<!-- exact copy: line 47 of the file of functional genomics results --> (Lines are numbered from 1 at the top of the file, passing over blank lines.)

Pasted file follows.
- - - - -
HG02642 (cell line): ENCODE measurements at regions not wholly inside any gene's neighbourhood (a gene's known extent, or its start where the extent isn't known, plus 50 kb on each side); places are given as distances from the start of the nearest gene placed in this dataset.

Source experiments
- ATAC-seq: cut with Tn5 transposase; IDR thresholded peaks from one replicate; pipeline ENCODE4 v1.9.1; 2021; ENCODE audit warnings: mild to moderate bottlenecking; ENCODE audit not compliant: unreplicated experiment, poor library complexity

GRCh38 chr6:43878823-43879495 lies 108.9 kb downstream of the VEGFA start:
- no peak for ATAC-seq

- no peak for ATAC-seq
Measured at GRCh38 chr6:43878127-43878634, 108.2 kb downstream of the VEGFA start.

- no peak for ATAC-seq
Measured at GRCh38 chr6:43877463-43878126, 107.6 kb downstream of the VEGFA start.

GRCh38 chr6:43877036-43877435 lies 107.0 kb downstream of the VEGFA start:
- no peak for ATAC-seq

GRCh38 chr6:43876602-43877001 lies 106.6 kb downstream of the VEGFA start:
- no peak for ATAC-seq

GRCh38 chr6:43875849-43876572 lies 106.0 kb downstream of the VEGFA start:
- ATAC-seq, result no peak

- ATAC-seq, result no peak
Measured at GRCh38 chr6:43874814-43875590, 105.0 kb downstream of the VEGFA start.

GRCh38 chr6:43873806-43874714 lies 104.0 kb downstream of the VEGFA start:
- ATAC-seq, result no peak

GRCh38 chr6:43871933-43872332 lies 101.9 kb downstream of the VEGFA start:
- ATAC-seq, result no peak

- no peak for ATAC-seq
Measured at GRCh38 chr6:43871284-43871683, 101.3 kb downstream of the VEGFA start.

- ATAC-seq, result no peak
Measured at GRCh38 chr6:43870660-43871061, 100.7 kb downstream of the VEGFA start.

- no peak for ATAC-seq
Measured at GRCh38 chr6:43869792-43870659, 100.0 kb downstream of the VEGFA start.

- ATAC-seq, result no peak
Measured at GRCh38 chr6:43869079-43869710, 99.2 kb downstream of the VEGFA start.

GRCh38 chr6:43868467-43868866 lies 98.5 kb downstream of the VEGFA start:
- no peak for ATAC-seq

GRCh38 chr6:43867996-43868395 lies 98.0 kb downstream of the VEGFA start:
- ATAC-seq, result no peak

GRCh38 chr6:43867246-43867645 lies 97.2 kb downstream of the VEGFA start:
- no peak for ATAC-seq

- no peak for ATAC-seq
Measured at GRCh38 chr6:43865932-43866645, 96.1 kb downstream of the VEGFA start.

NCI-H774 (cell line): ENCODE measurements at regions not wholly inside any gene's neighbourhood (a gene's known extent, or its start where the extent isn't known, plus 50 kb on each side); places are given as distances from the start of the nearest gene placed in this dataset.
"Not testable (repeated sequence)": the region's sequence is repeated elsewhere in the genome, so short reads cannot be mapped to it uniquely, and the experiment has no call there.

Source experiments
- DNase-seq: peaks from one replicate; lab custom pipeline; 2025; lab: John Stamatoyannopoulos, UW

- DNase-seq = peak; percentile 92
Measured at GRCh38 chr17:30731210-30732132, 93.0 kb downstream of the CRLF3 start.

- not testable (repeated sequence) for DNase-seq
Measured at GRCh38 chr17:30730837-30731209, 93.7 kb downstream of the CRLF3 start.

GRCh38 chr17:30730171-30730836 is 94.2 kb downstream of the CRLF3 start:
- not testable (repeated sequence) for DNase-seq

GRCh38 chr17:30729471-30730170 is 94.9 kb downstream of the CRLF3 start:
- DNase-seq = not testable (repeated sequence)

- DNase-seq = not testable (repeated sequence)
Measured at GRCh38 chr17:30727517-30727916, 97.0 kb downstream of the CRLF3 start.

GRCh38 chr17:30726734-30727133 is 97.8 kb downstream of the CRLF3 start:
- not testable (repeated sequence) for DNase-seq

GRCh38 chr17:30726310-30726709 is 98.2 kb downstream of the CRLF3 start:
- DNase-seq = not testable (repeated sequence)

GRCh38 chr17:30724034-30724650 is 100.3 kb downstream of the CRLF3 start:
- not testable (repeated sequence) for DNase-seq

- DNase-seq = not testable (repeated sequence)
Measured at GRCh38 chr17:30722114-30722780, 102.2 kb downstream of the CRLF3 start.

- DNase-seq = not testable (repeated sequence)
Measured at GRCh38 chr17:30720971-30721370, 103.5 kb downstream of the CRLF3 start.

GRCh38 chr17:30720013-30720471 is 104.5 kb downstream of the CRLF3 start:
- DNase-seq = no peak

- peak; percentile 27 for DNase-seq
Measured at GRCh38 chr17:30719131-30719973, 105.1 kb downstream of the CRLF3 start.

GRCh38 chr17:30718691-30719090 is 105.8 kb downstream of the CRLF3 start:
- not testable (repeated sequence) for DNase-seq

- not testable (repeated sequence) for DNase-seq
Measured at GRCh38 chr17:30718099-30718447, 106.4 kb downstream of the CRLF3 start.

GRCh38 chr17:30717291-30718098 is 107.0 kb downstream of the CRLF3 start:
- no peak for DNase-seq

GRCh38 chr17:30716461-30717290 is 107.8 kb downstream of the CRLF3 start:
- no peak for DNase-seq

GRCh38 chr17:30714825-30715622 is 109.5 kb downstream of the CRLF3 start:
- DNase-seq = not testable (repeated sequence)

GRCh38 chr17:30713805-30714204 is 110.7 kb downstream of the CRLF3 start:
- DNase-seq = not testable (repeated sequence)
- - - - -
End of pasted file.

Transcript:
- not testable (repeated sequence) for DNase-seq